The prospect of that later OPM decision suggested a possible conflict with the rule that judgments merely recommending action to the executive branch are only advisory opinions and thus beyond the authority of Article III courts. In the age before administrative agencies, Congress sometimes attempted to enlist the federal courts in such projects. In both United States v. Ferreira, 54 U.S. (13 How.) 40, 14 L.Ed. 40 (1851), and Hayburn's Case, 2 U.S. (2 Dall.) 408, 1 L.Ed. 436 (1792), the statutory scheme called upon the courts to make mere recommendations about whether the government should pay certain claims; payment was required only if these recommendations were then approved by reviewing officials in the executive branch. The Supreme Court in Ferreira, and the various circuit courts whose positions are reported in Hayburn's Case, quite properly concluded that this task was beyond the judicial power. The Court reached the same conclusion in Chicago & Southern Air Lines v. Waterman Steamship Corp., 333 U.S. 103, 68 S.Ct. 431, 92 L.Ed. 568 (1948), holding that Congress cannot call upon the federal courts to review an agency's tentative recommendations before their transmission to the President, when the President would be free to "completely disregard the judgment of the court", id. at 113, 68 S.Ct. at 437, and to accept or reject those recommendations as his political judgment dictated, id. All these cases, then, stand for the same proposition: a federal court is not presented with a justiciable case or controversy when its decision would go into effect only upon the approval of a reviewing official in the executive-branch.


In two important respects, however, such cases are distinguishable from the present context. First, our judgment, unless reversed by higher judicial authority, will conclusively determine the negotiability of the union's proposal. If we find the proposal inconsistent with Sec. 430.504(d), we will uphold the FLRA's determination of nonnegotiability, and that will be the end of the matter: BATF will have no obligation to bargain over the union's proposal. To be sure, BATF might decide of its own volition--free from the constraints of mandatory bargaining--to adopt the union's proposal, and if it did so OPM might pass on the proposal's consistency with Sec. 430.504(d). But our ruling would have conclusively settled the negotiability question that was before us, about whether BATF was obliged to bargain over the proposal. Even if OPM issues an authoritative interpretation of Sec. 430.504(d) and relies upon that interpretation in the course of its review of BATF's performance-awards plan, its action would only affect subsequent negotiability cases.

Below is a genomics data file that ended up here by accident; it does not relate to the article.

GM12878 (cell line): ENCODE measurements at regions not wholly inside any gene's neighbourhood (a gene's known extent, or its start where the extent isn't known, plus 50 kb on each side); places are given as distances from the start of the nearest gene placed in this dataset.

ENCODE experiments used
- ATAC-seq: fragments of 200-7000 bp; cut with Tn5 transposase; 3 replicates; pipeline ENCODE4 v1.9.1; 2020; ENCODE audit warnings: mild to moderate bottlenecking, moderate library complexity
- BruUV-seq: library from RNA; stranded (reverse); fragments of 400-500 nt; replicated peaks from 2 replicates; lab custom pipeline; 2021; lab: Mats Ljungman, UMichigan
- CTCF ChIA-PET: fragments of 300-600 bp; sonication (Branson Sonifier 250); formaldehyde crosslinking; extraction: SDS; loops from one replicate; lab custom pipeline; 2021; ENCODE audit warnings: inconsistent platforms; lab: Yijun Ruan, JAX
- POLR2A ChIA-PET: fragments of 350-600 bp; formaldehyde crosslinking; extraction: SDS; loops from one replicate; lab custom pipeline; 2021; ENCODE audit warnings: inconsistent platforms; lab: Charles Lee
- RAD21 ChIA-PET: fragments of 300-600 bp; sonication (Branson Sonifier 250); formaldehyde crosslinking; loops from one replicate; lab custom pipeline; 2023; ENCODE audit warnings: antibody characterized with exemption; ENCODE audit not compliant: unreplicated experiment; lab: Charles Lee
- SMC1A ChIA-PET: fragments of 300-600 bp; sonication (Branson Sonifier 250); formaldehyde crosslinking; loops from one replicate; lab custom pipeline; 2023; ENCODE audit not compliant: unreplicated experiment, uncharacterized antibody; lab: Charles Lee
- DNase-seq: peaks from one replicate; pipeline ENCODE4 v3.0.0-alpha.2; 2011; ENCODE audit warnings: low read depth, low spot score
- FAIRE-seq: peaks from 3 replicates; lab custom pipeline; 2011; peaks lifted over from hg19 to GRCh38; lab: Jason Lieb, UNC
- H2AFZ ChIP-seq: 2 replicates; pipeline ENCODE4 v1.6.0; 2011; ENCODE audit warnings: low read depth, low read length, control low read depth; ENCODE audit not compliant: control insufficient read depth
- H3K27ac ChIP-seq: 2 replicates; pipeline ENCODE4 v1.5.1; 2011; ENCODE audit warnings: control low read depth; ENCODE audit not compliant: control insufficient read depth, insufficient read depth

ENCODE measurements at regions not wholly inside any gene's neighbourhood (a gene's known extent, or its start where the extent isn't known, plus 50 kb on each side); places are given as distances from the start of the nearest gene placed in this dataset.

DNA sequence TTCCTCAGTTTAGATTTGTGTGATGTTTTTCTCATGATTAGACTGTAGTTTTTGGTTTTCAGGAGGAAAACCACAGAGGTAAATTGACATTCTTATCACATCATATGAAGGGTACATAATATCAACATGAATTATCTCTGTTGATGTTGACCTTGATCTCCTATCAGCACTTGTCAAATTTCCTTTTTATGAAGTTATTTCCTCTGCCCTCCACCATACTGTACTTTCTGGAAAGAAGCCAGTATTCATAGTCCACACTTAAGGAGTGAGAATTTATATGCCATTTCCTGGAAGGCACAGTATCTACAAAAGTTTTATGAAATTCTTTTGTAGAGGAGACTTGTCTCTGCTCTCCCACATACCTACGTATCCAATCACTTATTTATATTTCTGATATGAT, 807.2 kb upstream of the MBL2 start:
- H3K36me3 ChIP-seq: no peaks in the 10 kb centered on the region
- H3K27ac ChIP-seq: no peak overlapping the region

By the same token, if we decide that the union's proposal is consistent with Sec. 430.504(d), the FLRA will be precluded from basing its negotiability determination on the theory that the union's proposal conflicts with the regulation (at least in the absence of an intervening authoritative interpretation from OPM, see infra at 1516-17). The FLRA might find other grounds for reaching the same determination of nonnegotiability, but this can hardly destroy our jurisdiction; we frequently remand matters to agencies while leaving open the possibility that the agencies can reach exactly the same result as long as they rely on the correct view of a law that they previously misinterpreted, or as long as they explain themselves better or develop better evidence for their position. See Greater Boston Television Corp. v. FCC, 444 F.2d 841, 851-52 (D.C.Cir.1970). Alternatively, the FLRA might find no other basis for holding the proposal nonnegotiable, and might declare that BATF has a duty to bargain in good faith over the proposal. If the ensuing negotiations result in the adoption of the union's proposal (or if the union's proposal is imposed upon BATF after a bargaining impasse), OPM might again be called upon to pass on whether the substance of the proposal is consistent with Sec. 430.504(d). Here too, however, the negotiability dispute--the question of whether BATF and the union had a duty to bargain in good faith over the union's proposal--will no longer be in issue. Whatever OPM does, its action would not mean that the duty to bargain in good faith had never existed, nor would it somehow act retroactively to deprive that duty of any legal effect.